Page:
Surprisingly to me, of all the actors I've seen this week, Walter Koenig is the only one I would like to sit down and talk with. The other have all had their various charms, but they didn't much interest me as people, or if they did, they had palpably problematic egos. Like Malcolm McDowell--fascinating guy, but his ego pulsed like a forcefield.

So, what was it about Koenig? [photo here with Nichelle Nichols]
I suppose it didn't hurt that when he'd looked at me, he really saw me. This is not necessarily the case.
When I worked at the art college library, I gradually realized that the people who saw me were the minority. Most people look at other people with shielded eyes. If you've worked serving the public, you'll know exactly what I mean.

I was surprised that the sense I got from Koenig was "human being," because if anyone is likely to be shielded, it's actors--for the best of reasons. (Too much incoming energy.) Priests, too, I swear, have a second eyelid, like lizards, or Vulcans. You almost never see their naked eyes.

Then, onstage WK was the same--he didn't have that usual protective patter or sharp edge or slick sweetness. In fact, he seemed the least like an actor. He didn't talk, either, as many of them do, about acting as lying. He talked about finding himself in every role, including drawing on the angry, hostile parts we all have for his villainous role in Babylon 5. (I' ve never seen it. I miss many cultural references here, because they are to television.)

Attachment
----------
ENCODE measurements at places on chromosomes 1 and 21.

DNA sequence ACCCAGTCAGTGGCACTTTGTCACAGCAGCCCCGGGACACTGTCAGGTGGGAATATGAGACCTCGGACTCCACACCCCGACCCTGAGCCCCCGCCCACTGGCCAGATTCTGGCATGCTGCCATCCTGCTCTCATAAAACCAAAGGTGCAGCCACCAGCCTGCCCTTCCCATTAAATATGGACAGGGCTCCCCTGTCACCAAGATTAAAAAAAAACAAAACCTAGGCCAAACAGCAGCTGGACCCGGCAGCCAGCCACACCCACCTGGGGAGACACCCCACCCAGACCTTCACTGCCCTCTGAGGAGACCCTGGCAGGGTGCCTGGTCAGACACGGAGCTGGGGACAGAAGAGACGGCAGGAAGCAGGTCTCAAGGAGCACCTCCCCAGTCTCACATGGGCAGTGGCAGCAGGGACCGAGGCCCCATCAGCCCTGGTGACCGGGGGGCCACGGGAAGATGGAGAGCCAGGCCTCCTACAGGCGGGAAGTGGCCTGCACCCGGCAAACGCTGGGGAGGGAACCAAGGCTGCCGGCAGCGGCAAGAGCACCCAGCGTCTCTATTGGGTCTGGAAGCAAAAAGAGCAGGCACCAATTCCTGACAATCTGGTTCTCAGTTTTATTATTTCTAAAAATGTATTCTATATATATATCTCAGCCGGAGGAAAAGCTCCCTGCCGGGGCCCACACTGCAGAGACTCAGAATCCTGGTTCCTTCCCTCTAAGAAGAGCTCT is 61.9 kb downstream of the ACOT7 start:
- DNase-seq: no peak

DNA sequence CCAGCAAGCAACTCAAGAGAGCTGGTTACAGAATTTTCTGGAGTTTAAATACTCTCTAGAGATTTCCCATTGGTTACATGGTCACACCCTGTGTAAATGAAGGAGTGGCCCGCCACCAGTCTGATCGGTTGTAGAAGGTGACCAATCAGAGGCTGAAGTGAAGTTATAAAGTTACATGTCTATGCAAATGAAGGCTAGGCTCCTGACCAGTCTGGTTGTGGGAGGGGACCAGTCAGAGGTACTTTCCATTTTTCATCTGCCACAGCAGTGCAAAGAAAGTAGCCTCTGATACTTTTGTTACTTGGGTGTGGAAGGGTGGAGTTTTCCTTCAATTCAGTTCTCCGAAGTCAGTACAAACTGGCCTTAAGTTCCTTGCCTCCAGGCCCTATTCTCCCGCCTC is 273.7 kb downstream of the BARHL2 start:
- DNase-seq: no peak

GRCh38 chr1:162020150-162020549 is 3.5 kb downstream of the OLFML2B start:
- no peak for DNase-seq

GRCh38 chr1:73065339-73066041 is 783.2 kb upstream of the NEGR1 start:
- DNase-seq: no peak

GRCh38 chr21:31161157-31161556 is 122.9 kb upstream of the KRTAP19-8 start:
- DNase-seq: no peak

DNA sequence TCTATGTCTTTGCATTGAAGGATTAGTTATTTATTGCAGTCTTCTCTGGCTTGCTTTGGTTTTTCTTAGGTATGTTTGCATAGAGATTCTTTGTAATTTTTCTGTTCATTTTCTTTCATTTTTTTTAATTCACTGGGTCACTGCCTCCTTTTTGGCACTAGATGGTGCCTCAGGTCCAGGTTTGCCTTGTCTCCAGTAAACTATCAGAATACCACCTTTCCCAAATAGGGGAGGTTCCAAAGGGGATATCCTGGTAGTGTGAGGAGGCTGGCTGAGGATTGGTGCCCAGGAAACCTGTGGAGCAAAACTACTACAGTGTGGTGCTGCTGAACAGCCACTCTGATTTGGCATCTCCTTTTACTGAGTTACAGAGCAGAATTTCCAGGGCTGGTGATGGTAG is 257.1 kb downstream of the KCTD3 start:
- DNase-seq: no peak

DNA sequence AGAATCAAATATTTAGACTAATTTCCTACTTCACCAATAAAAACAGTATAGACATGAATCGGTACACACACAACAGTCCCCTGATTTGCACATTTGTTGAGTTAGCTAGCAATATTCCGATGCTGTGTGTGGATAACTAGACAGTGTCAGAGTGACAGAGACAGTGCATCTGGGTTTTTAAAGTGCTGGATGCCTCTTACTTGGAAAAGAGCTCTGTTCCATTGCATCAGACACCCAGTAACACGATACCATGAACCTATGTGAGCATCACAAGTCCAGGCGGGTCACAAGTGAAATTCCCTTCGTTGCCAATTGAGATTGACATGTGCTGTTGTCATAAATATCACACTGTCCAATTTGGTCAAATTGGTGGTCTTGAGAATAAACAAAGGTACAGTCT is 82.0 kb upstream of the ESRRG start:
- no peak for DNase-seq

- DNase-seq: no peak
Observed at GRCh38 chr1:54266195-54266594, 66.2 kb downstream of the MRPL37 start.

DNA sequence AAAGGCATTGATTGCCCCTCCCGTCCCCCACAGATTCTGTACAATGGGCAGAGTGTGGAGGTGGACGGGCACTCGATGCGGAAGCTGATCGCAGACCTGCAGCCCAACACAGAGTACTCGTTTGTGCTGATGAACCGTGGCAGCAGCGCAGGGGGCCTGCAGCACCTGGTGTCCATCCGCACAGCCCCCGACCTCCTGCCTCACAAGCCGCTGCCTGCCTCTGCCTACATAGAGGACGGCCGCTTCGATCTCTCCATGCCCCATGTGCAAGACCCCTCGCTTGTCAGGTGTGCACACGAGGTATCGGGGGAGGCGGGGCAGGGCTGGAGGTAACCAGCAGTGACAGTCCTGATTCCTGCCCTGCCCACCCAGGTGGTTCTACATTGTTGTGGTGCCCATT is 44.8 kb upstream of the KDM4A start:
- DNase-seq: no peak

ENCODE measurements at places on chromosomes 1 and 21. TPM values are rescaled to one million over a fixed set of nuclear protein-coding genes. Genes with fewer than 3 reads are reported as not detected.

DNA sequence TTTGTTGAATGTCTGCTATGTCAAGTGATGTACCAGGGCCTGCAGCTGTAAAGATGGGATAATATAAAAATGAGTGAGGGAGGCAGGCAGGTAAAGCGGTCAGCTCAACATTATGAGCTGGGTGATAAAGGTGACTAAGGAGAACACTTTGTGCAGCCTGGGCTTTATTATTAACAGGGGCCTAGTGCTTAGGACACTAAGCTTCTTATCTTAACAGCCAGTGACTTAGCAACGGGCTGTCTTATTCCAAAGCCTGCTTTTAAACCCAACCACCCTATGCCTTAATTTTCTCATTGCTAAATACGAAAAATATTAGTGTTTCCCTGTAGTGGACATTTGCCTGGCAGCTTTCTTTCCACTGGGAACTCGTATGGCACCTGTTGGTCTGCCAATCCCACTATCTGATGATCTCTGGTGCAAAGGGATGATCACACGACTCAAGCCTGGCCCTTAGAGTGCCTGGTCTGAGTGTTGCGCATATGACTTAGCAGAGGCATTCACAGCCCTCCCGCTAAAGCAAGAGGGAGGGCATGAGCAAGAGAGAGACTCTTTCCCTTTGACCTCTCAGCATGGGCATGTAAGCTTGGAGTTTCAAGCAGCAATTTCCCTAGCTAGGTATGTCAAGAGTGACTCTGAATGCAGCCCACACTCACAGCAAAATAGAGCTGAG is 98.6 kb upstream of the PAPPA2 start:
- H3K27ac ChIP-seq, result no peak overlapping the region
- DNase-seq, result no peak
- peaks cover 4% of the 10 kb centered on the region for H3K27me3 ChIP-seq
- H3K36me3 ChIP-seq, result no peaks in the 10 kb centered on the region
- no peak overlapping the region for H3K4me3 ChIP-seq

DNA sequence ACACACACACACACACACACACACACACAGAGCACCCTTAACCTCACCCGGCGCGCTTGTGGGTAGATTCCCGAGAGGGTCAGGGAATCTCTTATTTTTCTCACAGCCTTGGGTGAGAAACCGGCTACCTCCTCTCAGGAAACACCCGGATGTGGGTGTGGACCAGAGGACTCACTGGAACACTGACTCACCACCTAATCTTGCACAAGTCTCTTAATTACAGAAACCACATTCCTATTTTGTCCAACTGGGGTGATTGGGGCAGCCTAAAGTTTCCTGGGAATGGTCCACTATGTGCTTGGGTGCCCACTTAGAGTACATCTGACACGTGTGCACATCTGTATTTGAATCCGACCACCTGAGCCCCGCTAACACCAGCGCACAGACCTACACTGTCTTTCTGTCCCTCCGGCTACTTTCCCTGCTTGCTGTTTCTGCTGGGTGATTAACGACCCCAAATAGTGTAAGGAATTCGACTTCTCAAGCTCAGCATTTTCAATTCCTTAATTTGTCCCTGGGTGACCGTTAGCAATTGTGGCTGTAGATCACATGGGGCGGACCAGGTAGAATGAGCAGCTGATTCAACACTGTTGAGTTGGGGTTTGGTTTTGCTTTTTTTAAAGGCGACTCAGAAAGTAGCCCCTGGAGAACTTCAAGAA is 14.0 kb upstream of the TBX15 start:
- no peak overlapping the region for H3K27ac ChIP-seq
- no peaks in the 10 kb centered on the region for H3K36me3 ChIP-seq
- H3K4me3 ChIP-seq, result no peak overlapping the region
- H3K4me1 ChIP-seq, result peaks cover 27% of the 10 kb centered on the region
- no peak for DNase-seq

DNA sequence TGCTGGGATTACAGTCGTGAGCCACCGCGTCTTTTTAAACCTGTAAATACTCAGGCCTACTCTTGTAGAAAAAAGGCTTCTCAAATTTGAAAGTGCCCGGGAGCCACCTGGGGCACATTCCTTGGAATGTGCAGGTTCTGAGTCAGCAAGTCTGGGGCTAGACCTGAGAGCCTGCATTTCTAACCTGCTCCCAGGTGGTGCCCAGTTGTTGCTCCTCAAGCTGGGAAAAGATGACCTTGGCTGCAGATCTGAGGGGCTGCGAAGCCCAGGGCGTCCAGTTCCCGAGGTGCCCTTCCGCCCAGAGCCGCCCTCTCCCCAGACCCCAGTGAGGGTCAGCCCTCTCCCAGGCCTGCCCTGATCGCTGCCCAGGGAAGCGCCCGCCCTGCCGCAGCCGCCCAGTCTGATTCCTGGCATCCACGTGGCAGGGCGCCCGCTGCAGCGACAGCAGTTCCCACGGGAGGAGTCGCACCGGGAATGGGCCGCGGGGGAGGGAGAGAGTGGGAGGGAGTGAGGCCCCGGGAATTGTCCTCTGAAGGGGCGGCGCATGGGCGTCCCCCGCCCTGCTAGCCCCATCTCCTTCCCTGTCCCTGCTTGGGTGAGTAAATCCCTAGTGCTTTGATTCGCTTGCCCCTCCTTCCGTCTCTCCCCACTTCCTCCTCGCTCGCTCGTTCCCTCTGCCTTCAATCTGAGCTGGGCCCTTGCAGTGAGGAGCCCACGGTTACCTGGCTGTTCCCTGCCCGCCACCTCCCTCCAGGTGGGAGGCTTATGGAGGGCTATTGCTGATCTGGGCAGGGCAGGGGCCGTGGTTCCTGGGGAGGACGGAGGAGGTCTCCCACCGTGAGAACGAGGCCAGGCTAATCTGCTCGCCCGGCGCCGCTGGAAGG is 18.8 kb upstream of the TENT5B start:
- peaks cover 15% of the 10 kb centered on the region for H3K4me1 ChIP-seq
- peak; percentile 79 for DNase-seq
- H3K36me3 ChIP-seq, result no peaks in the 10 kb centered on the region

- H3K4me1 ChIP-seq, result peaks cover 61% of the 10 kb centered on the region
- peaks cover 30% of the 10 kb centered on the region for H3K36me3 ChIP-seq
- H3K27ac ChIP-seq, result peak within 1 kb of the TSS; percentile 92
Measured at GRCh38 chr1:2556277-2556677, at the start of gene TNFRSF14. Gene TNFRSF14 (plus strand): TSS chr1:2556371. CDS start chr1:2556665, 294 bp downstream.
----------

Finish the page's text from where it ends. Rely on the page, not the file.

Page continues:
McDowell, in comparison, had said, "I never take my roles home. It's all smoke and mirrors, and I leave it behind when I leave the set."
People who are able to do that, if they truly are, I don't understand.

Koenig seemed human, and he seemed interested in being human. He talked a bit about teaching a class once in acting techniques to graduate students in psychology, to help them train their intuition.
Come to think of it, I took more notes on what WK said than anyone else, because he talked about interesting things, not just his acting career.

His trip to the Thai/Burma border last summer, for instance. The humanitarian group U.S. Campaign for Burma, asked him to do this, to tour refuggee camps and meet with refugees from Burma (Myanmar, but he said Burma, which is a political point, as you know) because, he said,